A Martic Township man negligently caused his 2-year-old son's death in July after the boy fell from a wagon, according to police, who charged the man Tuesday.
Samuel A. Glick, 50, put his son, David, in a flatbed wagon loaded with three large bins of onions on July 17 while working on his farm at 917 Marticville Road, according to Pennsylvania State Police.
While going down a steep hill, he hit a tree stump, causing him to fall off the front and David to fall off the side and under the wagon, according to a criminal complaint.
David Glick was flown by helicopter to Hershey Medical Center, where he died July 22. The Dauphin County coroner's office ruled he died of complications of multiple traumatic injuries.
Glick was charged with involuntary manslaughter and reckless endangerment. He's free on $10,000 unsecured bail; a preliminary hearing is scheduled Dec. 6 before District Judge Stuart Mylin. In an emailed statement, Glick's attorney, Christopher Sarno, said farming carries risks.
"Farmers accept the everyday risk involved in their industry. What one person may find unusual or even negligent may be another person’s everyday lifestyle and that is an important distinction when looking at the criminality of farming accidents," he said.
In a September interview with police, Glick said he would normally take his son off the wagon before going down the hill for his son's safety because the hill was steep. But he kept his son on it that day because no one was around to walk him down the hill, the complaint said.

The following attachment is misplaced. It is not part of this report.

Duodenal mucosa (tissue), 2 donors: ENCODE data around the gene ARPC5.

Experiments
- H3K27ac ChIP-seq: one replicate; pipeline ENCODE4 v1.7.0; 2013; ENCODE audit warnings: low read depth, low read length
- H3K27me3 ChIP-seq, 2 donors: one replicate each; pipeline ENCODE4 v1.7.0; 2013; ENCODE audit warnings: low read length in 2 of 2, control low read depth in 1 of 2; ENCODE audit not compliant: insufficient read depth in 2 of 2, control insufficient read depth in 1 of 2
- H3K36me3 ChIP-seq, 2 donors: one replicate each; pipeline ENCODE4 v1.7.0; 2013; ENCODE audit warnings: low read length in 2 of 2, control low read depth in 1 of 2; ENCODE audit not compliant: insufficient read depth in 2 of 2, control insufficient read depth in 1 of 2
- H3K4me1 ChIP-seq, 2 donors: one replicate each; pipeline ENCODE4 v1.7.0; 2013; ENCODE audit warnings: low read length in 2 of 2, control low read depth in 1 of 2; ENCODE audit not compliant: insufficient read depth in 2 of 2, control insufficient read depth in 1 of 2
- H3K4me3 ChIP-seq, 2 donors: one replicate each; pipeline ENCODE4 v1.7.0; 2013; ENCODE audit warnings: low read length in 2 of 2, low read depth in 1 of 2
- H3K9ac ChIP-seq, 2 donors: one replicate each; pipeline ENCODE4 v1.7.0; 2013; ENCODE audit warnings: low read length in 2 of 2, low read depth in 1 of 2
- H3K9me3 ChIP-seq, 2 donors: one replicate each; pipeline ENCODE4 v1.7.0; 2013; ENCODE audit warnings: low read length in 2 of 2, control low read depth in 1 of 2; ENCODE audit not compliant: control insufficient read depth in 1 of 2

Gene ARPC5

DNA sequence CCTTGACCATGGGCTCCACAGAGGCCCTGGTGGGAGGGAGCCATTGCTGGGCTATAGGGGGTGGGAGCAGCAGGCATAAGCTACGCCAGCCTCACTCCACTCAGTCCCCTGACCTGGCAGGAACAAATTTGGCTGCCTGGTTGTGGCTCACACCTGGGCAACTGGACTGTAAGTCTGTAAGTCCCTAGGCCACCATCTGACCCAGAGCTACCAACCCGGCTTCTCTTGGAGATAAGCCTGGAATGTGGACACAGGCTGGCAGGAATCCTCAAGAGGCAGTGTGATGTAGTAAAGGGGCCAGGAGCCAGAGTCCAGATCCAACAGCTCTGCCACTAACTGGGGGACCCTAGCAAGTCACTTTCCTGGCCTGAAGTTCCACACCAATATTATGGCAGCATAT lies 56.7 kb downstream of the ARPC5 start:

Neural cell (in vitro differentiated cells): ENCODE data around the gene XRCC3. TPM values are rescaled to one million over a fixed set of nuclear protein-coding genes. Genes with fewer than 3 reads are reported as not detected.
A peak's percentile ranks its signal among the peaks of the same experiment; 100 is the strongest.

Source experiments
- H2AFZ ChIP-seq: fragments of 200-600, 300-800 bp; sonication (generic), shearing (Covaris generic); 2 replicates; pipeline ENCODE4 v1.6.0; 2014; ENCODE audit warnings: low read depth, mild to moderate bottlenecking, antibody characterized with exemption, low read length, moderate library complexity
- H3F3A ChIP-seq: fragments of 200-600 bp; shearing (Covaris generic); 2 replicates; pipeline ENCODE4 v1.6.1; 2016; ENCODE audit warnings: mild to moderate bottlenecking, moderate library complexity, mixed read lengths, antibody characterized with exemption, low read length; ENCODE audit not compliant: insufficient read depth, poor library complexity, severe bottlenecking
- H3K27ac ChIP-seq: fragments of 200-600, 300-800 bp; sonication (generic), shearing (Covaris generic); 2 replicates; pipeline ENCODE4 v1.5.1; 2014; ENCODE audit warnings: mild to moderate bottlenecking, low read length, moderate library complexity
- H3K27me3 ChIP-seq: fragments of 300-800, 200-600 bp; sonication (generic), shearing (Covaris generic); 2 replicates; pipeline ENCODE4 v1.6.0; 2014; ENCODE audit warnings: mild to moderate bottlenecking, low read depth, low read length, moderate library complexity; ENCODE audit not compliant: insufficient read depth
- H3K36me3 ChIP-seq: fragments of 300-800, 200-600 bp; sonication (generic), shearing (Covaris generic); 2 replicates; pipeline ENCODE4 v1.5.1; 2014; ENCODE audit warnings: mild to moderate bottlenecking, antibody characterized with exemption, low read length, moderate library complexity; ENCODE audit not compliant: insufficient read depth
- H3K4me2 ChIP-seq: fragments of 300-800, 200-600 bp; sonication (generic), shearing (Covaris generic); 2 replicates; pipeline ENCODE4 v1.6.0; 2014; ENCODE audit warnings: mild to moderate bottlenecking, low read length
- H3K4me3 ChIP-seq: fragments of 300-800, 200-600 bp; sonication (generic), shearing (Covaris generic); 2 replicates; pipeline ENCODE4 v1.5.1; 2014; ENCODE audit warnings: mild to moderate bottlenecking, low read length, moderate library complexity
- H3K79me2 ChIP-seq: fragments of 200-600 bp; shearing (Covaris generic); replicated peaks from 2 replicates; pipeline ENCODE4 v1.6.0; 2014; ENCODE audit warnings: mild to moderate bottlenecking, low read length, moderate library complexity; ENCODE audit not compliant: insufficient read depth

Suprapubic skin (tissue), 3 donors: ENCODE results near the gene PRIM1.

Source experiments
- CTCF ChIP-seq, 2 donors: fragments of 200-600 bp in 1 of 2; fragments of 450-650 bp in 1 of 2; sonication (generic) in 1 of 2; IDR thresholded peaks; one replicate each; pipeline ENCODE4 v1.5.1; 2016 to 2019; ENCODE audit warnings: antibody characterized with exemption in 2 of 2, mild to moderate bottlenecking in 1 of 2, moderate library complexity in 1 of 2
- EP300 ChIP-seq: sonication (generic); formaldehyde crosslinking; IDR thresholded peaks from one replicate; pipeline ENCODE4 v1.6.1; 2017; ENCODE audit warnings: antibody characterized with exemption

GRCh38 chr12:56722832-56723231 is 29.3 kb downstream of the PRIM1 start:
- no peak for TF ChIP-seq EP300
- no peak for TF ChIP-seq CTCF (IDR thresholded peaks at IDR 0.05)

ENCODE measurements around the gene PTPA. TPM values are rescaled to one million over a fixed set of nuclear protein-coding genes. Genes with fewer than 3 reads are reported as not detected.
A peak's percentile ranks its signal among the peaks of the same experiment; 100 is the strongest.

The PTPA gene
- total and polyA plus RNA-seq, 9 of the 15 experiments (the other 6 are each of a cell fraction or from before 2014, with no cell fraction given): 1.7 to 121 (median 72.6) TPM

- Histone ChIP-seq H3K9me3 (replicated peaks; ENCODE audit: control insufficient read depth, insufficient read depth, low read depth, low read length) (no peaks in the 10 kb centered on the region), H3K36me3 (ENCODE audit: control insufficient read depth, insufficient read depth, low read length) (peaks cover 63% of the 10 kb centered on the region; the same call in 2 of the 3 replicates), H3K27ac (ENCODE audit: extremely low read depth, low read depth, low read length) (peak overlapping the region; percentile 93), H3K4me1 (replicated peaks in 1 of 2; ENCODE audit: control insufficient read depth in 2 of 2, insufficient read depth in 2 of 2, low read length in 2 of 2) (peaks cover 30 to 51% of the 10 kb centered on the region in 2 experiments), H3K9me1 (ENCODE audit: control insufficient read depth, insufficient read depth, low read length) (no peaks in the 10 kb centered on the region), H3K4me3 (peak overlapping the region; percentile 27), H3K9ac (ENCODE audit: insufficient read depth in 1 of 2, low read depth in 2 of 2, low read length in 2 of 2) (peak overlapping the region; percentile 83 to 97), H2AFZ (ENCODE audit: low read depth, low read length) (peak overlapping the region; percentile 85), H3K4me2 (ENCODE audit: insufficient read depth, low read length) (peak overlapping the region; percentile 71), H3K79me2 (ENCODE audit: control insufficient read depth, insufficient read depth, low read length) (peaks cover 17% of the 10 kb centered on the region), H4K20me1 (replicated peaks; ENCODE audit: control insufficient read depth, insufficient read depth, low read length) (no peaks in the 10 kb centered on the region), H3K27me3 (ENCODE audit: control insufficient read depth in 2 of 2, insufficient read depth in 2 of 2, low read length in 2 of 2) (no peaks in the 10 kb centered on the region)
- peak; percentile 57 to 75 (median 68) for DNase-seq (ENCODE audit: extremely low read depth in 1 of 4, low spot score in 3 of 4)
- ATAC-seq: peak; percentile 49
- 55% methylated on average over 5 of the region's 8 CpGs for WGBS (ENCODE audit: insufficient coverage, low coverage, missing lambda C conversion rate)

Glick "acknowledged the risks involved with transporting (David) on the wagon down the steep grade. He has taken precautions in the past and neglected to take the same precautions this time which resulted in (David) being thrown off the wagon (and) suffering life-ending injuries," the complaint said.
Criminal charges in farming deaths are rare in Lancaster County.
In June, Alvin F. Beiler, of Salisbury Township, was placed on property arrest for six to 23 months after pleading no contest to child endangerment in the May 2018 death of his 4-year-old son. The boy had fallen into a feed mixer, which was turned on.
Prosecutors dropped a charge of involuntary manslaughter as part of the plea. Beiler was also required to take parenting classes and devote eight hours of community service telling Amish families about the dangers of farming.
Beiler's was the first criminal charge for a farm-related death since 2006, according to newspaper records.
In 2006, Enos King was charged after his 8-year-old son, Daniel, climbed into a tractor-powered feed grinder, which King turned on after forgetting the boy was there.
King’s record was cleared after he was accepted into county’s Accelerated Rehabilitative Disposition program.